He gazed at it for a long time, frozen to the spot. Ken held his breath, hoping he had done the right thing. Schuldich’s back was rigid as he waited for a response.
“Bri…” Farfarello finally whispered. There was a raw edge to his voice, and he lowered himself to a crouch beside the painting. One hand reached out and fingers traced the curve of her face. The fingers ran down her form to the book. His mouth firmed as he pressed his lips tightly together.
“You were thinking of her…” Schuldich said quietly, and Ken had the feeling that his words were an apology to the pianist. “I didn’t realize who I was painting until I had started, and I don’t leave portraits unfinished…”
Farfarello reached out with his other hand, clenching his fingers in the baggy material of one of Schuldich’s pants legs. Schuldich slowly lowered himself so he was kneeling on the ground next to the Irishman. /Ken, I think now would be a good time to go watch television./
~Is he mad at you?~ Ken fretted.
/Nein, Ken…He is not./
Ken allowed himself to feel relieved and backed out of the room, moving slowly down the hall towards the living room. He sat down on the couch and lifted the remote, turning the television on even though he wasn’t interested. He gazed at the coffee table, ignoring the screen that had come to life. He did not notice the passage of time, lost in his own thoughts, and was mildly surprised to be shaken out of them to find Farfarello leaving. Schuldich was the one that drew Ken from his thoughts when he called to the goalie to tell him he would be back shortly, that Nagi was home from his research.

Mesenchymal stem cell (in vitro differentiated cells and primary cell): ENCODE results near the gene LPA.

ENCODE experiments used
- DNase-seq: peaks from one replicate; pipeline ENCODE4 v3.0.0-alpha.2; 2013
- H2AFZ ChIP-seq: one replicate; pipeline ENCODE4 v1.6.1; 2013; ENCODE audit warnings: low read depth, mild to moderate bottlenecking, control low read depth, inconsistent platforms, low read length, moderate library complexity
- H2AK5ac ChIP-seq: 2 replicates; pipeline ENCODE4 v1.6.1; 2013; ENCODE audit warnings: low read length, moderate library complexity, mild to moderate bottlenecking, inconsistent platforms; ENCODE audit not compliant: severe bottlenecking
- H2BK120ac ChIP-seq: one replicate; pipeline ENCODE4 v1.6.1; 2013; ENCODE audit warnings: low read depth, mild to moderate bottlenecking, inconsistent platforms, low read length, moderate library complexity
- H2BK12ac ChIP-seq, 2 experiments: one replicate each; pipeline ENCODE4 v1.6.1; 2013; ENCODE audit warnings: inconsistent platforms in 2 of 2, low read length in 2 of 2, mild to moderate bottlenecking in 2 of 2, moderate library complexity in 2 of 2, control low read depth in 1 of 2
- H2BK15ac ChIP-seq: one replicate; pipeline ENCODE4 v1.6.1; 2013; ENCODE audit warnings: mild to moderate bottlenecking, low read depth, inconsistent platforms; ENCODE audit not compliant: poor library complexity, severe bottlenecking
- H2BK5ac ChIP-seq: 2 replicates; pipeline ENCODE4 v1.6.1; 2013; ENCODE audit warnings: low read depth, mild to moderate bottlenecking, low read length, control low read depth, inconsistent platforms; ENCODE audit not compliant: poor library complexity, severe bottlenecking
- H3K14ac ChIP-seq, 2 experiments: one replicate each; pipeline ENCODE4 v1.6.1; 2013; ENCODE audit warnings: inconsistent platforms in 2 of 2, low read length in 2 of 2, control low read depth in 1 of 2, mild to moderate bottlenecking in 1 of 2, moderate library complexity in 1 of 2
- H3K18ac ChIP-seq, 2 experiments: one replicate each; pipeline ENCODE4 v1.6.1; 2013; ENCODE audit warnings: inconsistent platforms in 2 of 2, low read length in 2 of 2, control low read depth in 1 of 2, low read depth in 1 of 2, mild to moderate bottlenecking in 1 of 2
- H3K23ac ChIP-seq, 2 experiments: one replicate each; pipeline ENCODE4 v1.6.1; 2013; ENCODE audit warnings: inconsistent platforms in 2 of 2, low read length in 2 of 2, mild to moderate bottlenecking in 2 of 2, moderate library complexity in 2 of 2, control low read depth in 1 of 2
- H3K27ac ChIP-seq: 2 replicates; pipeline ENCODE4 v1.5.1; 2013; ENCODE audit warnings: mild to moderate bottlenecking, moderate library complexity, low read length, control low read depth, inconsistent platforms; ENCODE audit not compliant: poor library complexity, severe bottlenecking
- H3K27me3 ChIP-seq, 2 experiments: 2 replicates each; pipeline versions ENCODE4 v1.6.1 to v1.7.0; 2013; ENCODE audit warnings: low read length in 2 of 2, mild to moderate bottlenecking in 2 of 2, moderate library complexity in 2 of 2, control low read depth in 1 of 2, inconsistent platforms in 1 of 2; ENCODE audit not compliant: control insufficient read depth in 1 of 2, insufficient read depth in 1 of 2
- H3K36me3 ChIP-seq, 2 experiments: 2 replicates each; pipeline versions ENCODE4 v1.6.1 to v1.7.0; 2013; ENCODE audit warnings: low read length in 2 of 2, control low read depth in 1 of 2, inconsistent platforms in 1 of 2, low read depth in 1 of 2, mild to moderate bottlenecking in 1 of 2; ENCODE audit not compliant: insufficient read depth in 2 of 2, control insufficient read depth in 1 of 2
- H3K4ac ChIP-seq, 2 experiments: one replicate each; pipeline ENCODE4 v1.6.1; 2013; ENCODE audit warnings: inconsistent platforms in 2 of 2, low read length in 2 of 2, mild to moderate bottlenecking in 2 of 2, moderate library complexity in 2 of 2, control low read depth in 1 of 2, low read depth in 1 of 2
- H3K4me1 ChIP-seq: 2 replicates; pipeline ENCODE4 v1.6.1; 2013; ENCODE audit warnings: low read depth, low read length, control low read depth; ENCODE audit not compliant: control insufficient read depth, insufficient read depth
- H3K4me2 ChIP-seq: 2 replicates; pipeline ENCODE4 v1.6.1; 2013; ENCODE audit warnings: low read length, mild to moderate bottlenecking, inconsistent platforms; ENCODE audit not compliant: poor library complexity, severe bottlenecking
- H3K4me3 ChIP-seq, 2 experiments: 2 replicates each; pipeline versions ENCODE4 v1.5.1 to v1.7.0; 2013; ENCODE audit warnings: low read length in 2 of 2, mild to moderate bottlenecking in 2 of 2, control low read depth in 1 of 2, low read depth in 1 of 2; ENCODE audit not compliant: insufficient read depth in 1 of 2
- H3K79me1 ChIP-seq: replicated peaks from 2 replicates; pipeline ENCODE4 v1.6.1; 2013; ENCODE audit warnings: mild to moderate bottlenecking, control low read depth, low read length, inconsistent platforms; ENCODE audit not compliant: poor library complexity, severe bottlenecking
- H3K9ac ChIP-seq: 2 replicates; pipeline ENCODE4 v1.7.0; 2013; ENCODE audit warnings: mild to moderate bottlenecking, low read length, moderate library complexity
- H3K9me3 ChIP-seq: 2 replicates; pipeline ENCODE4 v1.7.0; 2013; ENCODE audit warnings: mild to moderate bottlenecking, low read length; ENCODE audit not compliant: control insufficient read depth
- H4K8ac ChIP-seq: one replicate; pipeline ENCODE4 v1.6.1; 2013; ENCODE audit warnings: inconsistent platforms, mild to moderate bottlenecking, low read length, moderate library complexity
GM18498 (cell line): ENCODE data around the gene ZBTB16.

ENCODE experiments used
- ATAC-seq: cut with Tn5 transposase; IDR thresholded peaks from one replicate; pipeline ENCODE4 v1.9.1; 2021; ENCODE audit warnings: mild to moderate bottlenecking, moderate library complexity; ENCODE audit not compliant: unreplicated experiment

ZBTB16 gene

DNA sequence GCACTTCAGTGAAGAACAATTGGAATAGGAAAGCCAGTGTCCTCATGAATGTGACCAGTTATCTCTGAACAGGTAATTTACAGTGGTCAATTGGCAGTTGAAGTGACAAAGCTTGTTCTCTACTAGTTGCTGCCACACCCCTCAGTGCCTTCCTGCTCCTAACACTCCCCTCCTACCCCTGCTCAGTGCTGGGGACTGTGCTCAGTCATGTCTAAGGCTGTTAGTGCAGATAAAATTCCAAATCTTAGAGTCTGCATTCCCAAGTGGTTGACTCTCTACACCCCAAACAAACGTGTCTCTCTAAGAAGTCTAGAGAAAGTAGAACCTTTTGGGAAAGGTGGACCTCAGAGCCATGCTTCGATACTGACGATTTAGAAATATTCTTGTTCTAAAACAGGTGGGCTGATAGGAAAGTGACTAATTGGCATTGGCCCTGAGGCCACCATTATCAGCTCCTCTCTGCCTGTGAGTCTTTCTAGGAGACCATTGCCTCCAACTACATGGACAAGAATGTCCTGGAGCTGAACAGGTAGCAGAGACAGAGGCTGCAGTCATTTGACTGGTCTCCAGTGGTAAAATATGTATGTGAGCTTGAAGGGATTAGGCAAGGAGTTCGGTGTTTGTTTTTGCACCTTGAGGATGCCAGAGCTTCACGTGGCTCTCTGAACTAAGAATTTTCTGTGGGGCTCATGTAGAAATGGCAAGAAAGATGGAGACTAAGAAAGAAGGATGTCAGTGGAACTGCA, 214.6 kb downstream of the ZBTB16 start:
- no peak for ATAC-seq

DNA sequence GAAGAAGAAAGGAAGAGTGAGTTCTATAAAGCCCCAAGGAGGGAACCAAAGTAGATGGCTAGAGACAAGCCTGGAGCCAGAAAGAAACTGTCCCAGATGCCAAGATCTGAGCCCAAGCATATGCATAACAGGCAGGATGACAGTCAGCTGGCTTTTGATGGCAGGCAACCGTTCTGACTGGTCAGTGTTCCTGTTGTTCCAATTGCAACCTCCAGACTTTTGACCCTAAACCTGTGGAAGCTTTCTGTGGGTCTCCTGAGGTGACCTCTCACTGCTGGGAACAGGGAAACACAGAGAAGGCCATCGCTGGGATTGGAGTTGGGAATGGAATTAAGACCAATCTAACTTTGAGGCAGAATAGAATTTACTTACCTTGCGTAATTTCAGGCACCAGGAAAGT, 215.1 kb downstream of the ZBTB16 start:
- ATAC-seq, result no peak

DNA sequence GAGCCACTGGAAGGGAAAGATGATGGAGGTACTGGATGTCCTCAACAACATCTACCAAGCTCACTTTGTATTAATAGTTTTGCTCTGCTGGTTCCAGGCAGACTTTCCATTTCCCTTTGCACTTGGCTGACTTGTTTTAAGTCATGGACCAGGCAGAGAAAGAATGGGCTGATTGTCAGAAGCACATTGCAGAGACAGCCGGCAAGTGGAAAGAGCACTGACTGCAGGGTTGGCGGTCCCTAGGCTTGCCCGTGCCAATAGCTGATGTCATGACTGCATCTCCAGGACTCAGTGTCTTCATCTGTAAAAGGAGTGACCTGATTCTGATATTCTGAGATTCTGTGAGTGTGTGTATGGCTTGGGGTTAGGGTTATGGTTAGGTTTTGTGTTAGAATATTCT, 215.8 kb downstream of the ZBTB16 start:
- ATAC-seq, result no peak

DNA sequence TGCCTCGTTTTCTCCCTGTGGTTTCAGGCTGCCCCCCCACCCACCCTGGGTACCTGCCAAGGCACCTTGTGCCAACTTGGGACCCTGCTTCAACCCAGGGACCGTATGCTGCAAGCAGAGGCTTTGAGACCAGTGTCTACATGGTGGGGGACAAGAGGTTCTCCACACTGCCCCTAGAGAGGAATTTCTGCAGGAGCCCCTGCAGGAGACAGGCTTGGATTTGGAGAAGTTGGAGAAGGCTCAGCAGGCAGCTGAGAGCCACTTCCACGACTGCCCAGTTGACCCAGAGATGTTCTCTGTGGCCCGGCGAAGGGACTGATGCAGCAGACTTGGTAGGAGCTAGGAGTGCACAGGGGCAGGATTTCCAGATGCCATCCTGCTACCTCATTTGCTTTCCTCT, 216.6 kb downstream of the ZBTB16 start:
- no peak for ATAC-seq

Ken looked up from his spot, wondering where the time had gone if Farfarello was leaving so soon. He was not sure what he had been thinking about, but the clock above the television informed him that he had lost an hour.
“Good day, Farfarello,” Ken said, feeling that Schuldich was waiting for a proper farewell from him.
He did not fail to notice that the other man left carrying a portrait in his hands, and he did not have to be psychic to know which painting it was. He allowed himself a small smile as the door closed behind the two men, grateful that Farfarello had appreciated the picture as much as Ken had hoped he would.
“He knows about you, you know.”
Ken looked up from the magazine he’d been reading. “Eh?”
“I told Farfarello about you and the mirror.”
Schuldich frowned. “Don’t squawk at me.”
“Now he’s going to think we’re both crazy,” Ken lamented. “Why did you tell him? Why him? Out of everyone, why Farfarello?”
Schuldich plucked the magazine away from Ken. The younger man was too busy worrying about this new development to protest the theft. “Farfarello cannot feel much,” Schuldich said. “He has only one eye to see out of. But his ears are still sharp, and he can listen. He listens to the music he plays, and he listens to words just as well. He’s good at it.”
“So what is he, your walking diary?”
Schuldich frowned at him. “He’s my friend,” he corrected.
“A closer friend than Crawford?” Ken asked, and Schuldich just shrugged in response. Ken sighed and rubbed at his temples. “What if he tells Nagi and Nagi tells Omi and Omi tells Aya?”
“_Ran_,” Schuldich corrected, and there was a faint scowl on his face that he was obviously fighting to get rid of.
“Ran!” Ken snapped back.